Pierre Berthier
 Died 24 Aug 1861 at age 79 (born 3 Jul 1782).
French mineralogist and mining engineer who discovered bauxite (aluminium ore) on 23 Mar 1821 near the village Les Baux de Provence in southern France. On 24 May 1806, he joined the central laboratory at the Board of Mines. From 1816, he was chief of the laboratory at the École des Mines, and professor of assaying. Berthier analyzed kaolin along with dozens of other minerals and ores. He sought out phosphate deposits valuable for agriculture. He published a treatise (1834) of practical analytical procedures that were widely used by other mineralogists. In another field, Berthier noticed - before Mitscherlich - that isomorphism occurred whereby chemically different substances can have the same crystalline form and even co-crystallise.«   more
  Benjamin Wright
 Died 24 Aug 1842 at age 71 (born 10 Oct 1770).
American engineer who directed the construction of the Erie Canal. A one-time judge, he helped survey the Erie Canal route. When the Erie Canal was finally funded in 1817, Wright was selected as one of the three engineers to design and build it, then named chief engineer. Wright made the Erie Canal project a school of engineering. Until mid-century, almost every civil engineer in the U.S. had trained with, or been trained by someone who had worked under, Wright on the Erie Canal. Because he trained so many engineers on that project, Wright has been called the “father of American civil engineering.” He also engaged in the design and construction at the outset of the first railroads. He was the first Chief Engineer of the Erie Railroad.
  Sadi Carnot
Thumbnail - Sadi Carnot
Age 17
 Died 24 Aug 1832 at age 36 (born 1 Jun 1796).   quotes
Nicolas-Lθonard-Sadi Carnot was a French engineer and physicist became a captain of engineers in the army, and spent much of his life investigating the design of steam engines. His book Reflections on the Motive Power of Heat (1824) contained a theorem which says that a maximum efficiency of heat engine can be obtained by a reversible engine, and that efficiency depends only on the temperatures of the hot and the cool sources of the engine. This theorem played an essential role for the subsequent development of thermodynamics. It was written to promote the construction of steam engines and other heat engines in France, whose industrial development was lagging behind England's.
Reflections on the Motive Power of Fire, by Sadi Carnot. - book suggestion.
  Thomas Digges
 Died 24 Aug 1595 (born c. 1546).
English astronomer and mathematician who (with his father, Leonard) was a pioneer in the use of the telescope. He was the leader of the English Copernicans. His observations of the new star of 1572, published in his Alae seu scalae mathematicae (1573) were second only to Tycho Brahe in accuracy. He used his observations of the supernova to justify the heliocentric system. In mathematics, he wrote on platonic and archimedian solids.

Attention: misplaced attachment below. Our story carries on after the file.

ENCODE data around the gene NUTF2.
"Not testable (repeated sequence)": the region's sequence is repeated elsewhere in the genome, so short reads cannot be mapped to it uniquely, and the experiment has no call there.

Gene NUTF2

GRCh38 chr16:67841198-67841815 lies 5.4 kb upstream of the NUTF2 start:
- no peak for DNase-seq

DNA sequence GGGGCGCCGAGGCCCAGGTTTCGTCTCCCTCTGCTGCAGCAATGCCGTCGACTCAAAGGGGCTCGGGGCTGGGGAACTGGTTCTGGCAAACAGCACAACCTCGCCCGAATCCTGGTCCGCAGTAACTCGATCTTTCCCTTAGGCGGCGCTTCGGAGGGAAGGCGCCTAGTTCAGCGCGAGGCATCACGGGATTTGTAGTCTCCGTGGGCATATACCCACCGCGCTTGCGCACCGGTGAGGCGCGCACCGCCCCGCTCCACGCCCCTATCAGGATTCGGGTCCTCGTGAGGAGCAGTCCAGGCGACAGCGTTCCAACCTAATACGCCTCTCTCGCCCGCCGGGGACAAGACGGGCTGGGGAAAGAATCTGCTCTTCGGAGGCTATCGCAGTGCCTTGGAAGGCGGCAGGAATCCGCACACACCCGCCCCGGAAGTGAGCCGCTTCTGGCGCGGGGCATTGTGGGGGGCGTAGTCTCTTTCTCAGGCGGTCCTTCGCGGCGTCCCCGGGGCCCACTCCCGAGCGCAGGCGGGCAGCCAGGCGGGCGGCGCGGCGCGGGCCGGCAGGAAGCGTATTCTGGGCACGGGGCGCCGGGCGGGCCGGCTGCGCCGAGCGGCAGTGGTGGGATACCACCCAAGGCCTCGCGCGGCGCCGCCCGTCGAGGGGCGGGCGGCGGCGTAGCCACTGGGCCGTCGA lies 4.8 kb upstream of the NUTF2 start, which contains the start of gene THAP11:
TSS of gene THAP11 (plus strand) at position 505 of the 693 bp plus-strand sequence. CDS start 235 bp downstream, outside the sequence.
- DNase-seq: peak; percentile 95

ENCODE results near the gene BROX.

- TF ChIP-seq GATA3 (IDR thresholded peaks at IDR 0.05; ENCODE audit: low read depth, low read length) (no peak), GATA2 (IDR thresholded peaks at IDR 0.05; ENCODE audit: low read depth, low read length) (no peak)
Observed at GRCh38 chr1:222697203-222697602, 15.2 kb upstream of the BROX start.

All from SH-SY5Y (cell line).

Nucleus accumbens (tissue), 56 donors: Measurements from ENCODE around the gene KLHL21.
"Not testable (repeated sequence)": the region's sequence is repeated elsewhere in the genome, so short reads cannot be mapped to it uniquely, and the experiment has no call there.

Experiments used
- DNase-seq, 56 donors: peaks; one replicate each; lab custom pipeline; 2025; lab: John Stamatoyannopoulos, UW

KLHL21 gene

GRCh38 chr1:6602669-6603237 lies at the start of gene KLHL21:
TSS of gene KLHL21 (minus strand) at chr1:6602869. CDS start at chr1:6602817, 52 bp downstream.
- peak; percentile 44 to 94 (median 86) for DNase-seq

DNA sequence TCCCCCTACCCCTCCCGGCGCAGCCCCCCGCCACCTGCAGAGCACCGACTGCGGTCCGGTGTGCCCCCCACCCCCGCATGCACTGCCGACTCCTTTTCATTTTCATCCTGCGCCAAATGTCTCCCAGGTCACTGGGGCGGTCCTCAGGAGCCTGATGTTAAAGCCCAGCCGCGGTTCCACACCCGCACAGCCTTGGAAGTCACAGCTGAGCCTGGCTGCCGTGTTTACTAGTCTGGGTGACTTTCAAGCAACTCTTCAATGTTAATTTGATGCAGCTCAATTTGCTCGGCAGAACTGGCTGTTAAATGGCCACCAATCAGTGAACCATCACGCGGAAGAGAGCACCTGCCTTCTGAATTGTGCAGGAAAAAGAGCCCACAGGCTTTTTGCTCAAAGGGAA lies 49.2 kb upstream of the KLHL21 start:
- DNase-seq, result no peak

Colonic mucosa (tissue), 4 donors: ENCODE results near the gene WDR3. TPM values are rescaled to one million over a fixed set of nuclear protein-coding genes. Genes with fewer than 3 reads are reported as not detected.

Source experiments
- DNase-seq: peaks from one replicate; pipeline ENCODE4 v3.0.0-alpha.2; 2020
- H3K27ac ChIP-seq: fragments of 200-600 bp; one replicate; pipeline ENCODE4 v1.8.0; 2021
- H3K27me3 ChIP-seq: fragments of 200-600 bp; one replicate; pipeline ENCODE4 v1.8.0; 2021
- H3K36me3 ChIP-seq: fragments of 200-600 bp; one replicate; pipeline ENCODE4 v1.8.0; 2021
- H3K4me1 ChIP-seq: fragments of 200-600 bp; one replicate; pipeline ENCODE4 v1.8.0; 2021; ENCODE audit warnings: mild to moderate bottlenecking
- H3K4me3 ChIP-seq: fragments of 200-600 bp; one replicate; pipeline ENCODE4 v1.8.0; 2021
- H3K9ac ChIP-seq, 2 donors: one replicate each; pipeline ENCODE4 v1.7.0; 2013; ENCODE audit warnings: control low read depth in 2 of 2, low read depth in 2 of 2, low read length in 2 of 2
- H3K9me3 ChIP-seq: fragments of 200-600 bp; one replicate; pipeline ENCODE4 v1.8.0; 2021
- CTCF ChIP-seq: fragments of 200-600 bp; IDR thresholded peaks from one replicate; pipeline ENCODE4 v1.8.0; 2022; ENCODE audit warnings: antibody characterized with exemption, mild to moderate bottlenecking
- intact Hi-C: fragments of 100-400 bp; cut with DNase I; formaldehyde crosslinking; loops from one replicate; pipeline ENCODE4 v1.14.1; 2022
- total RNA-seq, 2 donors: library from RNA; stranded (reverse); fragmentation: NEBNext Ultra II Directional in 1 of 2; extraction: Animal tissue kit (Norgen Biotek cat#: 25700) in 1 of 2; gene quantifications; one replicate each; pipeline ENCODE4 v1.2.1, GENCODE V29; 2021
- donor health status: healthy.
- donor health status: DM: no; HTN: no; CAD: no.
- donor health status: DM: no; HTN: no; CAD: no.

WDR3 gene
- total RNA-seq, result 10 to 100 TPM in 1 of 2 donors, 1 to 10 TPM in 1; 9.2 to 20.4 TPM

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AUGUST 24 – EVENTS – Science events on August 24th
  Minor planet Pluto
Thumbnail - Minor planet Pluto
NASA 2010
  In 2006, Pluto was declassified as a planet by the International Astronomical Union (IAU) following a vote at their 10-day General Assembly in Prague. It was given status instead as a “dwarf planet,” on account of its small size—smaller than the Moon—and highly elliptical, tilted orbit which overlaps with that of Neptune. However, only 424 of 2,700 astronomers who remained in Prague for the last day of the meeting took part. Those who voted were about only 4% of the world's 10,000 astronomers. The decision was criticized, and a petition was started. The vote established other dwarf planets: Ceres (a small body between Mars and Jupiter) and 2003 UB313 (a small body beyond Pluto, where dozens more potential dwarf planets exist). Thus Neptune became the Solar System's outermost planet, indefinitely.«Image: Pluto's surface generated from images gathered by the Hubble Space Telescope in 2002 and 2003, with extensive computer enhancement, as released by NASA on 4 Feb 2010.
The Pluto Files: The Rise and Fall of America's Favorite Planet, by Neil deGrasse. - book suggestion.
Booklist for Pluto.
  Largest prime number
  In 1997, Gordon Spence discovered the largest known prime number, 2^2976221 - 1, the 36th known Mersenne prime number. It took his 100-MHz Pentium PC fifteen days to prove it. At 895,932 digits in length, if printed out the number would stretch for 1.4 miles or if spoken 8 hours a day would take 28 days to complete.
  Voyager 2